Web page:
April 3,' location to be announced.
Playing for the Tigers this season
are Markyce Larry, Frederick
Mitchell, Jimmy Sloan, Dionte
Hightower, Clark Latson, Breon
Parker, Scott Goodin, and Jason
Kirkpatrick.
Also, Tim Crumitie, Demario Re-
vers, Quantez Burke, Scotty
Norton, Darnell Brooks, D'Vondre
Seabrooks, Malcolm Norton, James
Shiver and Alex Lingle.
The coach for the Tigers is Al-
freddie Hightower.


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MONTICELLO, (FL), NEWS, FRI., MARCH 4, 2005 PAGE 9



JCHS Girls, Boys Place

In Lincoln Track Meet


FRAN HUNT
Staff Writer

Jefferson County High School
track team placed well in the mett
held recently at Lincoln High
School, despite the cold tempera-
tures during the meet.
Other schools competing in the
meet included: Godby, Rickards,
Lincoln and Leon, schools all much
larger than JCHS.
Coach Harry Jacobs said that be-
cause of the extreme cold, the Ti-
gers basically competed freelance,
competing only in events of their
choice.
Misty Mills took first place in

Register Saturd

Spring Sports A

FRAN HUNT
Staff Writer

Recreation Park Director Kevin
Aman reports that registration for
T-ball, Coach Pitch, Little' League
Baseball and girl's Softball takes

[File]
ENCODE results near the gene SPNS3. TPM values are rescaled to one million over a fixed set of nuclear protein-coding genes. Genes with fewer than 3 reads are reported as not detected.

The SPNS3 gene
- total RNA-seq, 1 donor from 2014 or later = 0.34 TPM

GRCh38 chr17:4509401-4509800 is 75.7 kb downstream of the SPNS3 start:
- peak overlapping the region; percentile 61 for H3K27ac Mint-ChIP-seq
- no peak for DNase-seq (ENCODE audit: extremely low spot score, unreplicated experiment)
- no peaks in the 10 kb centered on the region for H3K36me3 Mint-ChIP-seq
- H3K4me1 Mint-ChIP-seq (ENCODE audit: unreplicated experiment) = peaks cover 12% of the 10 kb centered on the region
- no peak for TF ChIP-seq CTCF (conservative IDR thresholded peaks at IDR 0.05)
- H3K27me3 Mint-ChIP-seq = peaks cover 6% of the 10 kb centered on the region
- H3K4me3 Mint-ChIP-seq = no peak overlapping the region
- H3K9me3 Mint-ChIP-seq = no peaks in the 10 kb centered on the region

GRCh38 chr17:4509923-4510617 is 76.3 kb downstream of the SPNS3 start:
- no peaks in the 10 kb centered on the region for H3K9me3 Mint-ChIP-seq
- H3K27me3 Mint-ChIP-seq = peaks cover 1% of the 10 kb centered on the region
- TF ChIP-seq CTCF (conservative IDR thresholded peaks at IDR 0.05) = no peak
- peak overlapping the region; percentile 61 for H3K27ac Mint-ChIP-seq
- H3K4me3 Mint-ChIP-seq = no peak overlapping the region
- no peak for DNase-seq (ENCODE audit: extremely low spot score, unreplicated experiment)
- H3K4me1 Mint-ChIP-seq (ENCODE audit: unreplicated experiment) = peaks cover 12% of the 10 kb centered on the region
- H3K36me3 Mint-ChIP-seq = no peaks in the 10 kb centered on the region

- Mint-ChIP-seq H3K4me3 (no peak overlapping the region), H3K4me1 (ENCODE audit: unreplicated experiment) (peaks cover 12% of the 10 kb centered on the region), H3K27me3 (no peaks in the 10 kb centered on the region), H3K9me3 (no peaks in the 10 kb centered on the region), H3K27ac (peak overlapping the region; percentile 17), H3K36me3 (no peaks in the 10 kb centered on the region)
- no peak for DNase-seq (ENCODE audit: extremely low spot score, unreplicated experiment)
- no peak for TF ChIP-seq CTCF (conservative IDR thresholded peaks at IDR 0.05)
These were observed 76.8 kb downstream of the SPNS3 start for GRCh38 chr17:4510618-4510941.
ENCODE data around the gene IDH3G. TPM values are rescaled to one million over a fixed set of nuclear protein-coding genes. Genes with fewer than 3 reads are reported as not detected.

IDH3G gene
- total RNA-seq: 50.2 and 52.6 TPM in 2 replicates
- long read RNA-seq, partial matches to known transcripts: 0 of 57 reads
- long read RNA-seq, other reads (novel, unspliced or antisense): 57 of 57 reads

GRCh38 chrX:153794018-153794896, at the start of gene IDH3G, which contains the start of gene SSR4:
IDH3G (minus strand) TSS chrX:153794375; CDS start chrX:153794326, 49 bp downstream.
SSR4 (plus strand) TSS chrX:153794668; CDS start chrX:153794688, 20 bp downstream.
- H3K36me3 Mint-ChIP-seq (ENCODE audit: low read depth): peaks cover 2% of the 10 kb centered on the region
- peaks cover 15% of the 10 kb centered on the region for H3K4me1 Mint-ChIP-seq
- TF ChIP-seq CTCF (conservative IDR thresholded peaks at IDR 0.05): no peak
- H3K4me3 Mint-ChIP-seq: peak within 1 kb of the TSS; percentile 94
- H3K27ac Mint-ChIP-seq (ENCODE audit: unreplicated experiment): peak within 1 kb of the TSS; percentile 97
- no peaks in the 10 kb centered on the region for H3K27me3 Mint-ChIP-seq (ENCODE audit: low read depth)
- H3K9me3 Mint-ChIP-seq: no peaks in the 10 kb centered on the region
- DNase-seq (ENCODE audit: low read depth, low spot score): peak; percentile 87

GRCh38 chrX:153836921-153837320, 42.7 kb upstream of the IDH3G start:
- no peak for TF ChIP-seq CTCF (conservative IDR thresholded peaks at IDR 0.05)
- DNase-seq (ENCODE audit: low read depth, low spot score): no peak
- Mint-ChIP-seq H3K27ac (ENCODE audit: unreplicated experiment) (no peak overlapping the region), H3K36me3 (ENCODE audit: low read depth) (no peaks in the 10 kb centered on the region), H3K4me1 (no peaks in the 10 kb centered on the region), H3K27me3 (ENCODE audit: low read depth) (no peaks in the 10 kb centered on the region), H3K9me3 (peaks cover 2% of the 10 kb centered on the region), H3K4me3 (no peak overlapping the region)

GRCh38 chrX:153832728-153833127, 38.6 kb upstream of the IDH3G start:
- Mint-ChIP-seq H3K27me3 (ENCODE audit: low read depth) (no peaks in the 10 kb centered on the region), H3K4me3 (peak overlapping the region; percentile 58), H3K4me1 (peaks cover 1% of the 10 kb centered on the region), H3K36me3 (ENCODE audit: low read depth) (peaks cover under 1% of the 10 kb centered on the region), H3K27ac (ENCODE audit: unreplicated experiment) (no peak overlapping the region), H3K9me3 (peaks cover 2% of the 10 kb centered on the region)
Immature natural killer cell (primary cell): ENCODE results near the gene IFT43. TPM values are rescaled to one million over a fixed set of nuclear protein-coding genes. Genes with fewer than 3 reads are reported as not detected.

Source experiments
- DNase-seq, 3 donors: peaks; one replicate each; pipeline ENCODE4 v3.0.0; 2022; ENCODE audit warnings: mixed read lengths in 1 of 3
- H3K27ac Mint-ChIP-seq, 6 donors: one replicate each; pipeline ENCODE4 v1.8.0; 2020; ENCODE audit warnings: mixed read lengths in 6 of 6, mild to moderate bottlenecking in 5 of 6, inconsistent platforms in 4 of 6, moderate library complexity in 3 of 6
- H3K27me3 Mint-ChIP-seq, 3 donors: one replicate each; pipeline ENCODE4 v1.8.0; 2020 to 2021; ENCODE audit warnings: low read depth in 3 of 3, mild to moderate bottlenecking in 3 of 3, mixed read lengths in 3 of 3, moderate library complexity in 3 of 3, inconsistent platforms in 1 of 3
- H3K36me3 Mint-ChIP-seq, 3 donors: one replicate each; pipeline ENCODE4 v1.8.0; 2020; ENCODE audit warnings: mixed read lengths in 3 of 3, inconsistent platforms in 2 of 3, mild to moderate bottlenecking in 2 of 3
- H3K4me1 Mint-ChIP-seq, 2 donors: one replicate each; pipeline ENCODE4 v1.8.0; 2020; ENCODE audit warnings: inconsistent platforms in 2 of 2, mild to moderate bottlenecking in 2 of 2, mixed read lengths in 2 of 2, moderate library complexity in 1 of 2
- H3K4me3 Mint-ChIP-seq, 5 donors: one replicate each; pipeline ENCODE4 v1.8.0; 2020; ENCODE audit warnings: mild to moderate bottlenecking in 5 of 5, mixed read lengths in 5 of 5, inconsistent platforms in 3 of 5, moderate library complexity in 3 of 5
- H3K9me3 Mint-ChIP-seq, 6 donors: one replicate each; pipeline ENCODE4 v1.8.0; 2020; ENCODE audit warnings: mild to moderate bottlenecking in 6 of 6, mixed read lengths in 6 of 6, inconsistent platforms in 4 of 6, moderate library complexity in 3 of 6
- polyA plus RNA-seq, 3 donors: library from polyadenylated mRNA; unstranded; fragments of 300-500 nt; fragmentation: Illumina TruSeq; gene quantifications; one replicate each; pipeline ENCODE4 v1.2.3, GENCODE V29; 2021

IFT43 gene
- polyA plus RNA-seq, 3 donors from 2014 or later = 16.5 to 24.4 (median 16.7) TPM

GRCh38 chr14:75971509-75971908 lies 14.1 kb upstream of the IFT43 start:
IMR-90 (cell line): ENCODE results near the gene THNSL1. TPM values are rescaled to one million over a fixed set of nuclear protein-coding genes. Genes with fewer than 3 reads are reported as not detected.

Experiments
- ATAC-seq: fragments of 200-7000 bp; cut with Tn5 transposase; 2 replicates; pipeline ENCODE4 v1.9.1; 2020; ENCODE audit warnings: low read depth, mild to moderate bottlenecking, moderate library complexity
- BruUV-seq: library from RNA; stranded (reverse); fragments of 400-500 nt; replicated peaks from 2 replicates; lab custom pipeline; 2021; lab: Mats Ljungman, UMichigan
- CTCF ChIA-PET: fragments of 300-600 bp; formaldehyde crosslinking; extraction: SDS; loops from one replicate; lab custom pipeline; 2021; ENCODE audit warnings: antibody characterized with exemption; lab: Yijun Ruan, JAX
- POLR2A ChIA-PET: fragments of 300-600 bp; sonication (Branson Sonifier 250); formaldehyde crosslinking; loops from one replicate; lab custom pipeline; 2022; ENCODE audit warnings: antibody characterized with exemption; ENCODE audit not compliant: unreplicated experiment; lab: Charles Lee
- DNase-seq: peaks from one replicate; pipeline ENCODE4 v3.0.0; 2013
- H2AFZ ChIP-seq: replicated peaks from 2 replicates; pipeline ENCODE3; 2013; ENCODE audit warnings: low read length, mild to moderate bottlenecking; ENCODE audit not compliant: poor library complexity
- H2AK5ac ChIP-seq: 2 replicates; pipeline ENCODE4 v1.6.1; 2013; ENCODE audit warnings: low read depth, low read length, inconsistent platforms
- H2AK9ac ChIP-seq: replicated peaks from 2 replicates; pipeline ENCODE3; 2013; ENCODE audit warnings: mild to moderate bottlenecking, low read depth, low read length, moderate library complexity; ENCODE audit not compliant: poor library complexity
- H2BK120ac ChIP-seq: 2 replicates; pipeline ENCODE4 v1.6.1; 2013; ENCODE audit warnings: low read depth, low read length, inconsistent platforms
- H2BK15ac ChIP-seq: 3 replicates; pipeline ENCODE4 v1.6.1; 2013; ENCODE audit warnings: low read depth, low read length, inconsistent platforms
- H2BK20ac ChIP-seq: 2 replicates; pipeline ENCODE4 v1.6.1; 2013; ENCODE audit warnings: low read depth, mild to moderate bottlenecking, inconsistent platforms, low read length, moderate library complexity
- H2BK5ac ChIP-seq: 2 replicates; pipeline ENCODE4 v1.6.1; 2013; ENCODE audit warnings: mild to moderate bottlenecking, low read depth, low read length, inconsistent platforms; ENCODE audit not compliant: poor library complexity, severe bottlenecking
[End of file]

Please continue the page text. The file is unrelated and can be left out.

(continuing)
p
7
2(

8
1

y
b

al
A

S


Warriors Beat Echols

County 5-3, Tuesday


FRAN HUNT
Staff Writer

ACA varsity baseball team now
stands at a 2-0 season after beating
Echols County 5-3, Tuesday.
The Warriors scored three runs in
the first inning and two in the sec-
ond.
Ridgely Plaines pitched four in-
nings striking out nine, batters and
only giving up one unearned run.
Drew Sherrod pitched two in-
nings and had one save.


S(liris Tuten went two for four
and had two runs and one stolen
base; -Dustin Roberts had two RBI,
and. one- stolen base; and Matt
Bishop had two RBI.
Casey Gunnels and Plaines.each
had one stolen base; and Sherrod
had two stolen bases.
The game scheduled against
Ware County was rained out and
rescheduled for 4 p.m., April 11,
there.-
The Warriors are scheduled to
face Brooks County 4 p.m., March
10, there.


CHIDS .I.A yOA1E


WHERE YOU Bur.~T



14591 HMIY. 19 S.
AJ THOMABSVI1LE. GA
229-558-9016
P~P~IYERIPO ~ 11800-5891